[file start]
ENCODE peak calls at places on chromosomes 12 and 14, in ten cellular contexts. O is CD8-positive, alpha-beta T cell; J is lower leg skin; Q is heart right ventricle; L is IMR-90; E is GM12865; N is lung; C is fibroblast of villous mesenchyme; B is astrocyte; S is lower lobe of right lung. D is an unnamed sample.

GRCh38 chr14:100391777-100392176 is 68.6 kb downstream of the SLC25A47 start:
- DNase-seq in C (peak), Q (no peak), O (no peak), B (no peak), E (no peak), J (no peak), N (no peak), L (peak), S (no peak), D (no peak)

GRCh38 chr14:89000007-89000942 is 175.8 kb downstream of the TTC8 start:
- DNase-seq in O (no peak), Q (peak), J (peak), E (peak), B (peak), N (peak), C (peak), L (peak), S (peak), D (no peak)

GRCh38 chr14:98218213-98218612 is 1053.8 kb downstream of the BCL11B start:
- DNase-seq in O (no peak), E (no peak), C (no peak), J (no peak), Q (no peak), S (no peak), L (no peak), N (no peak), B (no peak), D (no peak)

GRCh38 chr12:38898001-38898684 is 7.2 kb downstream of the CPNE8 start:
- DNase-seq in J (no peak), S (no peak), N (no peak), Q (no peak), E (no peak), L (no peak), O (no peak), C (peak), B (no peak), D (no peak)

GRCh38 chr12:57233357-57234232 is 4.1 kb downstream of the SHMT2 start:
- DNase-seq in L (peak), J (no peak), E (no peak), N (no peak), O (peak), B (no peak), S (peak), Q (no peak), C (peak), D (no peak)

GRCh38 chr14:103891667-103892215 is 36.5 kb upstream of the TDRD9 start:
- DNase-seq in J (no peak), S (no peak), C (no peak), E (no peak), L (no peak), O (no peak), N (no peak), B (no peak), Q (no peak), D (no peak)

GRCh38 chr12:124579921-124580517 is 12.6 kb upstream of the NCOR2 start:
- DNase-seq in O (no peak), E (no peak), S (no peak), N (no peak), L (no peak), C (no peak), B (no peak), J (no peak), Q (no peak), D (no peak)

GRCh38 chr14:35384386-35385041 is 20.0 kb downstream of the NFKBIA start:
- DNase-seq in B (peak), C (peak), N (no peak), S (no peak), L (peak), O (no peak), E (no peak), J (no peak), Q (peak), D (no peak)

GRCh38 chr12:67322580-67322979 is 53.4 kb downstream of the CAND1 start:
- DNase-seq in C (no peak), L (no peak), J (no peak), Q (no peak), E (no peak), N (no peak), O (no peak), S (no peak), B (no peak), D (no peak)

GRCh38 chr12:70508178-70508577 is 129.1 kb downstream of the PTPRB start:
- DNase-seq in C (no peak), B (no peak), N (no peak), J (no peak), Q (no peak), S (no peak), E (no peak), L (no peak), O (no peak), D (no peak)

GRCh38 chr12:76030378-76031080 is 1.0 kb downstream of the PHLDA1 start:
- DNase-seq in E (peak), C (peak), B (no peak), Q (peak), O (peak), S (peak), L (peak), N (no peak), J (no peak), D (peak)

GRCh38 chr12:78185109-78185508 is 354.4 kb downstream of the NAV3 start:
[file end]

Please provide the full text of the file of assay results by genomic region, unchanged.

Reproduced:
ENCODE peak calls at places on chromosomes 12 and 14, in ten cellular contexts. O is CD8-positive, alpha-beta T cell; J is lower leg skin; Q is heart right ventricle; L is IMR-90; E is GM12865; N is lung; C is fibroblast of villous mesenchyme; B is astrocyte; S is lower lobe of right lung. D is an unnamed sample.

GRCh38 chr14:100391777-100392176 is 68.6 kb downstream of the SLC25A47 start:
- DNase-seq in C (peak), Q (no peak), O (no peak), B (no peak), E (no peak), J (no peak), N (no peak), L (peak), S (no peak), D (no peak)

GRCh38 chr14:89000007-89000942 is 175.8 kb downstream of the TTC8 start:
- DNase-seq in O (no peak), Q (peak), J (peak), E (peak), B (peak), N (peak), C (peak), L (peak), S (peak), D (no peak)

GRCh38 chr14:98218213-98218612 is 1053.8 kb downstream of the BCL11B start:
- DNase-seq in O (no peak), E (no peak), C (no peak), J (no peak), Q (no peak), S (no peak), L (no peak), N (no peak), B (no peak), D (no peak)

GRCh38 chr12:38898001-38898684 is 7.2 kb downstream of the CPNE8 start:
- DNase-seq in J (no peak), S (no peak), N (no peak), Q (no peak), E (no peak), L (no peak), O (no peak), C (peak), B (no peak), D (no peak)

GRCh38 chr12:57233357-57234232 is 4.1 kb downstream of the SHMT2 start:
- DNase-seq in L (peak), J (no peak), E (no peak), N (no peak), O (peak), B (no peak), S (peak), Q (no peak), C (peak), D (no peak)

GRCh38 chr14:103891667-103892215 is 36.5 kb upstream of the TDRD9 start:
- DNase-seq in J (no peak), S (no peak), C (no peak), E (no peak), L (no peak), O (no peak), N (no peak), B (no peak), Q (no peak), D (no peak)

GRCh38 chr12:124579921-124580517 is 12.6 kb upstream of the NCOR2 start:
- DNase-seq in O (no peak), E (no peak), S (no peak), N (no peak), L (no peak), C (no peak), B (no peak), J (no peak), Q (no peak), D (no peak)

GRCh38 chr14:35384386-35385041 is 20.0 kb downstream of the NFKBIA start:
- DNase-seq in B (peak), C (peak), N (no peak), S (no peak), L (peak), O (no peak), E (no peak), J (no peak), Q (peak), D (no peak)

GRCh38 chr12:67322580-67322979 is 53.4 kb downstream of the CAND1 start:
- DNase-seq in C (no peak), L (no peak), J (no peak), Q (no peak), E (no peak), N (no peak), O (no peak), S (no peak), B (no peak), D (no peak)

GRCh38 chr12:70508178-70508577 is 129.1 kb downstream of the PTPRB start:
- DNase-seq in C (no peak), B (no peak), N (no peak), J (no peak), Q (no peak), S (no peak), E (no peak), L (no peak), O (no peak), D (no peak)

GRCh38 chr12:76030378-76031080 is 1.0 kb downstream of the PHLDA1 start:
- DNase-seq in E (peak), C (peak), B (no peak), Q (peak), O (peak), S (peak), L (peak), N (no peak), J (no peak), D (peak)

GRCh38 chr12:78185109-78185508 is 354.4 kb downstream of the NAV3 start: